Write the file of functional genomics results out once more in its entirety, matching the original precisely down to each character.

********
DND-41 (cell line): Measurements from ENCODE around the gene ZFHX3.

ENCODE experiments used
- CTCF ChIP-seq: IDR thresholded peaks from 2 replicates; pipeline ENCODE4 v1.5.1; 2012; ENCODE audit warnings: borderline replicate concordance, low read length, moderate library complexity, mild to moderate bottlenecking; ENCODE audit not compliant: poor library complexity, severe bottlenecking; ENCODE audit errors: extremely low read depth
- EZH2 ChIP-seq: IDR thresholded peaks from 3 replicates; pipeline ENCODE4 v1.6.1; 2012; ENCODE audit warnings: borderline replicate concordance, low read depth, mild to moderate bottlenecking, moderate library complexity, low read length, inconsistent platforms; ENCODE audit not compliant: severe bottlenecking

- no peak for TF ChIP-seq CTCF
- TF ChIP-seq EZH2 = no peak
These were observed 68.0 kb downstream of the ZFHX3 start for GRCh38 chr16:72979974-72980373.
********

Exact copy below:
DND-41 (cell line): Measurements from ENCODE around the gene ZFHX3.

ENCODE experiments used
- CTCF ChIP-seq: IDR thresholded peaks from 2 replicates; pipeline ENCODE4 v1.5.1; 2012; ENCODE audit warnings: borderline replicate concordance, low read length, moderate library complexity, mild to moderate bottlenecking; ENCODE audit not compliant: poor library complexity, severe bottlenecking; ENCODE audit errors: extremely low read depth
- EZH2 ChIP-seq: IDR thresholded peaks from 3 replicates; pipeline ENCODE4 v1.6.1; 2012; ENCODE audit warnings: borderline replicate concordance, low read depth, mild to moderate bottlenecking, moderate library complexity, low read length, inconsistent platforms; ENCODE audit not compliant: severe bottlenecking

- no peak for TF ChIP-seq CTCF
- TF ChIP-seq EZH2 = no peak
These were observed 68.0 kb downstream of the ZFHX3 start for GRCh38 chr16:72979974-72980373.